She said Sid has learned the smartest way to stay alive in the rainforest is to do nothing. So, for 22 hours a day, the sloth sleeps and for two hours a day it eats.
“He's figured out if he does have to move, he should do so very, very slowly,” she said.
Ms. Blankenship was among 11 performers to present at a showcase for librarians at the Harvey Convention Center.
The performers were auditioning, in a sense, for an opportunity to provide children's programs at libraries.
Dona Weisman, director of consulting and training for NTLP, the nonprofit organization that put on the event, said the market for these types of live programs has increased since the early 1990s, but the funding has decreased.
“Libraries need to think outside of the box to get more funding,” she said.
Daryl Sprout, owner of Snake Encounters, garnered the attention of the few children in the audience as he used comedy to teach people about snakes.
He brought several of the live reptiles to show off and even used Linda Gray of the Tyler Public Library as a volunteer.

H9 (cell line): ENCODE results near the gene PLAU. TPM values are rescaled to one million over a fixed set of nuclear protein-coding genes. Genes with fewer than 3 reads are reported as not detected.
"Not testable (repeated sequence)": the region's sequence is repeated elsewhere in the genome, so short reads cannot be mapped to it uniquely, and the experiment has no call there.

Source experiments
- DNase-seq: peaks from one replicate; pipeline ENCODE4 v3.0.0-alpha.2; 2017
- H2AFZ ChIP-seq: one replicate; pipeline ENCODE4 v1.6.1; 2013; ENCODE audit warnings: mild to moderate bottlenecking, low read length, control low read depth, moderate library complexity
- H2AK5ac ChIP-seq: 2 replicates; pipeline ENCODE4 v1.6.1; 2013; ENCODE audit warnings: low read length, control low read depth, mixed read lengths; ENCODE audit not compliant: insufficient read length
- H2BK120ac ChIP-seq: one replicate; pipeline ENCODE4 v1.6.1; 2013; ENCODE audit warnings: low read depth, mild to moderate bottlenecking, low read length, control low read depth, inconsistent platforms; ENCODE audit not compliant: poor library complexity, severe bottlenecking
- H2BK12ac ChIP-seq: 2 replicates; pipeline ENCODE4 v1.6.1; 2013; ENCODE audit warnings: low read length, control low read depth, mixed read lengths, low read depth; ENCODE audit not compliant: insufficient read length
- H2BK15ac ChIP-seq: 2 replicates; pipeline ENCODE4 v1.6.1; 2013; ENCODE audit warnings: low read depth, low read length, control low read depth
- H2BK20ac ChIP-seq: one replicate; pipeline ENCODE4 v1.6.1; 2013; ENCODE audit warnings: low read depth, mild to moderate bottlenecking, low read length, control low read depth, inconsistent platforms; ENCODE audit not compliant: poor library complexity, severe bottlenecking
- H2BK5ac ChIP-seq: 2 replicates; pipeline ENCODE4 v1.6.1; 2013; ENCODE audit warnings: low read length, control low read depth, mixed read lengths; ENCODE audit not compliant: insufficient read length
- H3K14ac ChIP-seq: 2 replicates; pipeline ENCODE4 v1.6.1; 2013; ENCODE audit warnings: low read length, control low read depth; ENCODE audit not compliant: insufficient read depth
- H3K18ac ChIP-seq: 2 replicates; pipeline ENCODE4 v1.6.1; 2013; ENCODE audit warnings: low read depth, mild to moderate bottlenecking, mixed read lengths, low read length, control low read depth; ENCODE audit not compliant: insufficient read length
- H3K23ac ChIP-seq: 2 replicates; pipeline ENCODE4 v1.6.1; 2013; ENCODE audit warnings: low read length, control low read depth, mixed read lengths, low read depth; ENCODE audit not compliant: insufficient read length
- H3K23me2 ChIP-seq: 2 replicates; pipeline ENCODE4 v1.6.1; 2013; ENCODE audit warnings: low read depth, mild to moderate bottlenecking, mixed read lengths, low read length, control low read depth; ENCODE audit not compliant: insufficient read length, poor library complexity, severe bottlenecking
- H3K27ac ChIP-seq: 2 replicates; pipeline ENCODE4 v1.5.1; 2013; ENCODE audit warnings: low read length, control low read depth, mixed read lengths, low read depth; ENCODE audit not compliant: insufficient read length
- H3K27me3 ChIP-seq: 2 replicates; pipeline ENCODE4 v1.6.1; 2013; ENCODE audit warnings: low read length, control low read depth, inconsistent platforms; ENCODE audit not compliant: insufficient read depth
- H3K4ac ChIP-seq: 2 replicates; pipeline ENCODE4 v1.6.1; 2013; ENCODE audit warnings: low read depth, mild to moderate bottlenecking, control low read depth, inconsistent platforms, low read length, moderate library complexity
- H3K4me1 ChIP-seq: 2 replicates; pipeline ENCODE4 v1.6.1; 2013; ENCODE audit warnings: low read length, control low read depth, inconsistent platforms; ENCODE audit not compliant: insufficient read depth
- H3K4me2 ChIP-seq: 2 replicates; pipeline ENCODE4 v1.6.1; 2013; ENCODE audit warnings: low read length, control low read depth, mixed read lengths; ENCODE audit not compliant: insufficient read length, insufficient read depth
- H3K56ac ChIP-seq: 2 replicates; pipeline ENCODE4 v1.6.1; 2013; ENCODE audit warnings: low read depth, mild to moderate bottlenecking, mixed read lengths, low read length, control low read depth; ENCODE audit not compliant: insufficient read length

“Everybody say goodbye Linda,” he said as he prepared to place one snake around her neck and one on her head.
Sprout said his appreciation for snakes started when he was 7. He accidently killed a snake he found in his great-grandmother's backyard by leaving it in the car when it was hot outside.
After that, he read all he could about the reptiles so that he wouldn't kill one again. He has 24 snakes, three lizards and a cat.
Brenda Russell, librarian at the T.L.L. Temple Memorial Library in Diboll, said the event was very well done and educational for librarians, who are always looking for resources and programming for patrons.
Melissa Newland, librarian at The Library at Cedar Creek Lake, which is southeast of Dallas, praised the event.
“I thought it was great …” she said. “We were looking for more performers.”